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vĕrĕor, ĭtus (part. pres. verens; rare in histt.; not in Cæs., Liv., Sall., or Curt., veritus being used instead; but freq. in Cic., Nep., and Just.; cf. Krebs, Antibarb. p. 1192), 2, v. dep. a. and n. [Greek root ορ-, fορ; οὖρος, ἐπίουρος, guardian; ὁράω, to see; O. H. Germ. warten, to see; Engl. ward], to feel awe of, to reverence, revere, respect; to fear, be afraid of any thing (good or bad); to fear or be afraid to do a thing, etc. (not so strong as metuo, v. Cic. Quint. 1, 1 infra; cf. also timeo); constr. with acc., with an inf., the gen., a foll. ne, ut, a rel.-clause, or absol.

(a). With acc.: vereri aliquem, Plaut. Am. prol. 23; so, vereri et metuere Junonem, id. ib. 2, 2, 202: contra nos ambae faciunt, summa gratia et eloquentia; quarum alteram vereor, alteram metuo, Cic. Quint. 1, 1: metuebant eum servi, verebantur liberi, id. Sen. 11, 37; cf.: quid? veteranos non veremur? nam timeri se ne ipsi quidem volunt, id. Phil. 12, 12, 29: veremur vos, Romani, et, si ita vultis, etiam timemus, Liv. 39, 37, 17: ut majorem fratrem vereri, Cic. Q. Fr. 1, 3, 3: quem discipuli et amant et verentur, Quint. 2, 2, 8 Spald. N. cr.: non se hostem vereri, sed angustias itineris et magnitudinem silvarum, Caes. B. G. 1, 39: patris conspectum, Ter. Phorm. 2, 2, 1: reprehensionem doctorum atque prudentium, Cic. Or. 1, 1: Gallica bella, id. Att. 14, 4, 1: periculum, Caes. B. G. 5, 48; id. B. C. 3, 21; Hirt. B. G. 8, 39: desidiam in hoc, Quint. 1, 3, 7: opinionem jactantiae, id. 9, 2, 74: pauperiem, Hor. Ep. 1, 10, 39: majus, id. S. 2, 8, 57: supplicium ab aliquo, Auct. Her. 2, 19, 28: hoc verens in hanc tarditatem incidi, Cic. Att. 10, 8, 5: quae verens Epicurus ... commentus est, etc., id. N. D. 2, 23, 59: invidiam verens, Nep. Eum. 7, 1.—

(b). With inf.: vereri introire in alienam domum, Plaut. Mil. 4, 4, 32: vereor dicere, Ter. And. 2, 1, 23: vereor committere, ut, etc., Cic. Leg. 1, 13, 37: quos interficere, Caes. B. G. 5, 6: insanos qui inter vereare insanus haberi, Hor. S. 2, 3, 40: verear magis, Me amoris causā hoc ornatu incedere, Plaut. Mil. 4, 7, 2: judex verebar non omnes causam vincere posse suam, Ov. H. 16, 75 sq.Impers.: Cyrenaici, quos non est veritum in voluptate summum bonum ponere, Cic. Fin. 2, 13, 39.—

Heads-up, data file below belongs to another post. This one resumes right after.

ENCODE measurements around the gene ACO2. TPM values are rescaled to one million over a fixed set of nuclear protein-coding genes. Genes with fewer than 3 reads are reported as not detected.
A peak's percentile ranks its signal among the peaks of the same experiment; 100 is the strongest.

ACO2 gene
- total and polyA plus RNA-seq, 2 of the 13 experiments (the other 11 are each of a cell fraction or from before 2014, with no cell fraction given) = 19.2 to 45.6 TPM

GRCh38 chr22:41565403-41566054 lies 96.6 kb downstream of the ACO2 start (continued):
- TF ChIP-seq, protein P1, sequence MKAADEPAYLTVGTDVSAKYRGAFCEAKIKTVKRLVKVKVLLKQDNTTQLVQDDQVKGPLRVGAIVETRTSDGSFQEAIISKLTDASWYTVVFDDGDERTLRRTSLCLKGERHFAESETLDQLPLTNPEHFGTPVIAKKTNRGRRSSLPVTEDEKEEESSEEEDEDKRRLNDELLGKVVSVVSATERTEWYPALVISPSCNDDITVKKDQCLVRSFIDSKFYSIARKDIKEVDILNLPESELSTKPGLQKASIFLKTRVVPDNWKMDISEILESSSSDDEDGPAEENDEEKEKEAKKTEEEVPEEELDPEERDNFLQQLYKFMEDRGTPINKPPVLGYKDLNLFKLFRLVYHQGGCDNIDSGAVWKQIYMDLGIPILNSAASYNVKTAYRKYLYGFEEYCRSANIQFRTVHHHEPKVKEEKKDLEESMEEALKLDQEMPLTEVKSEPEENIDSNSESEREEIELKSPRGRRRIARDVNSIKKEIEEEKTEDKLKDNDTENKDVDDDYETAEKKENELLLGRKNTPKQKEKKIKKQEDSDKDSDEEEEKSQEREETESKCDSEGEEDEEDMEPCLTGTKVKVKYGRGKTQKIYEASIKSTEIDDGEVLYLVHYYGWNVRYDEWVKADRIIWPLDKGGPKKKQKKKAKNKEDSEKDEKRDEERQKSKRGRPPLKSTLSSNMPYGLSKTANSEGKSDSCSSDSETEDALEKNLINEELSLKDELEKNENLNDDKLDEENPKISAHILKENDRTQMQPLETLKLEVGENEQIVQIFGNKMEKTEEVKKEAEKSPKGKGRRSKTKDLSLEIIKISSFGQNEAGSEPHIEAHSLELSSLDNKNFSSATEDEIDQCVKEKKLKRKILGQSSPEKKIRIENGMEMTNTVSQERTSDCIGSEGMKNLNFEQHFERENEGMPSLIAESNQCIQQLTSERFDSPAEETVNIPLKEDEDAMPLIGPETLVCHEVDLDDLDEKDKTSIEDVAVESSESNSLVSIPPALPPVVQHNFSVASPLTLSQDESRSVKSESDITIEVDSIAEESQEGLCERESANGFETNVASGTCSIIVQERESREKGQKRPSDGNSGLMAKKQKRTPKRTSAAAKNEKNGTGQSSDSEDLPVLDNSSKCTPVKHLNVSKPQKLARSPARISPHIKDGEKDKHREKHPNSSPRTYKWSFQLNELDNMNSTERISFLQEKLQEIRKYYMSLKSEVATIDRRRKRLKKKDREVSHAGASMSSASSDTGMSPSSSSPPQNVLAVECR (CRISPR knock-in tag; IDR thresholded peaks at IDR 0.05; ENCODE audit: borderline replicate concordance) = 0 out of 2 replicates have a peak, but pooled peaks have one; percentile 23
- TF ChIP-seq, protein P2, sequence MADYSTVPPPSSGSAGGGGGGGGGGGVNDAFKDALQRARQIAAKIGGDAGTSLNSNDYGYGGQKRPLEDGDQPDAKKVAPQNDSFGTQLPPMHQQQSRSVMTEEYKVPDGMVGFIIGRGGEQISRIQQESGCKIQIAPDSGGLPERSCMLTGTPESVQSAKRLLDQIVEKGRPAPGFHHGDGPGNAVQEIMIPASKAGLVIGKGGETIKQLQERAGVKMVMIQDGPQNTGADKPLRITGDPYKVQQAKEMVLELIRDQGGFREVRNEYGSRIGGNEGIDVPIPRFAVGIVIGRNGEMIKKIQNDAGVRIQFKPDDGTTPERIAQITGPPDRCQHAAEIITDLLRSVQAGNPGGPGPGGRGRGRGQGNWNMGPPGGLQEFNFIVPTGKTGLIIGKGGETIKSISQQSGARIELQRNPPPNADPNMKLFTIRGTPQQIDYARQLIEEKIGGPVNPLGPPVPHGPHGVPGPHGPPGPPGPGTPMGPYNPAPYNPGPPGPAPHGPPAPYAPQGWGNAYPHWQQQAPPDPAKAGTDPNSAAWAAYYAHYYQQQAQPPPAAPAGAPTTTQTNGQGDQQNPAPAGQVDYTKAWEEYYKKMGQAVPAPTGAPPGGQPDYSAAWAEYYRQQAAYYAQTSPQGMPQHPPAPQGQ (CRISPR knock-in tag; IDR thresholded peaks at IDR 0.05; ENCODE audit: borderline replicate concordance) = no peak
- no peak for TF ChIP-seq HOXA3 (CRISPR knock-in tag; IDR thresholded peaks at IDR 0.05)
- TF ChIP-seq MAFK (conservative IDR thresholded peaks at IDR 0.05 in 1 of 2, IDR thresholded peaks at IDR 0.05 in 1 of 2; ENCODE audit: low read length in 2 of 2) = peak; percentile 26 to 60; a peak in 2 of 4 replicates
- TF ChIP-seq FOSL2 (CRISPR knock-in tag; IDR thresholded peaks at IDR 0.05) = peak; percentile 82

(g). With gen. (mostly ante-class.): uxor, quae non vereatur viri, Afran. ap. Non. 496, 29: tui progenitoris, Att. ib. 497, 2: feminae primariae, Ter. Phorm. 5, 7, 78: tui testimonii, Cic. Att. 8, 4, 1.—Impers.: nihilne te populi veretur, Pac. ap. Non. 497, 2.—

(d). With dat. (very rare): eo minus veritus navibus, quod, etc., for the ships, Caes. B. G. 5, 9.— (ε) With ne, lest or that: sed vereor, ne videatur oratio mea, etc., Cic. Rep. 1, 46, 70; 3, 5, 70; id. de Or. 1, 55, 234; id. Sull. 23, 66; Caes. B. G. 1, 19; 1, 42; 2, 1; Sall. J. 14, 20; Hor. S. 1, 2, 127; id. Ep. 1, 16, 19: veritus, ne licentia invidiam adcenderet, Sall. J. 15, 3: agebamus verentes ne quid accideret, Cic. Fam. 13, 19, 2: tum me inquit collegi, verens ne ... noceret, id. Att. 15, 21, 1; id. Fam. 9, 16, 1; id. de Or 2, 3, 14; 3, 9, 33; Nep. Dion, 4, 1; 8, 5; id. Them. 5, 1.—To introduce an expression of opinion, like dubito an: si, ut Graeci dicunt, omnes aut Graios esse aut barbaros, vereor ne barbarorum rex fuerit (Romulus), then I am afraid that, I suspect that, Cic. Rep. 1, 37, 58: non vereor, ne assentatiunculā quādam aucupari tuam gratiam videar, id. Fam. 5, 12, 6; Plaut. Capt. 2, 2, 58; id. Mil. 3, 3, 68; Cic. Fam. 2, 7, 1; Matius ap. Cic. Fam. 11, 28, 8.—(ζ) With ne ... non: accepi tuas litteras, quibus intellexi te vereri ne superiores mihi redditae non essent, Cic. Fam. 14, 5, 1.—So usu. after non vereor, ne non is used instead of ut (cf. η, infra): non vereor ne hoc officium meum P. Servilio non probem, Cic. Verr. 2, 4, 38, 82; 2, 2, 47, 118: non vereor, ne non scribendo te expleam, id. Fam. 2, 1, 1; 2, 5, 2; 2, 6, 2; 11, 28, 8; Cels. 5, 28, 12.— So after questions implying a negative: quid est cur verear ne ad eam non possim accommodare Torquatos nostros? Cic. Fin. 1, 10, 34; and in ironical concessions or assumptions: si meis horis in accusando uti voluissem, vererer ne mihi crimina non suppeterent, id. Verr. 2, 1, 11, 31; id. ap. Quint. 9, 3, 19.—(η) With ut, that not: veritus ut hostium impetum sustinere posset, Caes. B. G. 5, 47: illa duo, Crasse, vereor, ut tibi possim concedere, Cic. de Or. 1, 9, 35; id. Fam. 14, 14, 1; id. Agr. 2, 22, 58; Auct. Her. 3, 6, 11: ut ferulā caedas meritum majora subire Verbera non vereor, Hor. S. 1, 3, 121.—(θ) With a rel.-clause, to await with fear, to fear, dread: heri semper lenitas verebar quorsum evaderet, Ter. And. 1, 2, 5: Pomptinum quod scribis in urbem introisse, vereor, quid sit, Cic. Att. 7, 7, 3: hoc quomodo acciperent homines, vereor etiam nunc, Cael. ap. Cic. Fam. 8, 10, 1: vereor, num hic aliud sit dicendum, Dig. 20, 4, 11.—(ι) With de and abl. (very rare): de quā (Carthagine) vereri non ante desinam quam illam excisam esse cognovero, Cic. Sen. 6, 18.—(κ) Absol.: hic vereri perdidit, i. e. he has lost all sense of shame, Plaut. Bacch. 1, 2, 50: ne vereamini, Quia bellum Aetolis esse dixi cum Aliis, id. Capt. prol. 58: ne vereare; meo periculo hujus ego experiar fidem, id. ib. 2, 2, 99.—Hence,

A. vĕrenter, adv., with reverence, reverently, Sedul. 1, 8.—

B. vĕrendus, a, um, P. a., that is to be feared or reverenced, awful, venerable; fearful, terrible (poet. and in post-Aug. prose).

1. Adj.: majestas, Ov. M. 4, 540: patres, id. P. 3, 1, 143; cf. id. Tr. 5, 6, 31: ossa (viri), id. H. 3, 104: Alexander Partho verendus, Luc. 10, 46: fluctus classibus, id. 5, 502.—

2. Subst.: vĕrenda, ōrum, m., the private parts, Plin. 28, 15, 60, 213; 32, 9, 34, 107; 36, 21, 42, 156; Plin. Ep. 3, 18, 14; called also partes verendae, Veg. Vet. 1, 7.!*? In a pass. signif.: ubi malunt metui quam vereri se ab suis, Afran. ap. Gell. 15, 13, 3; cf. also the impersonal use above, β and γ.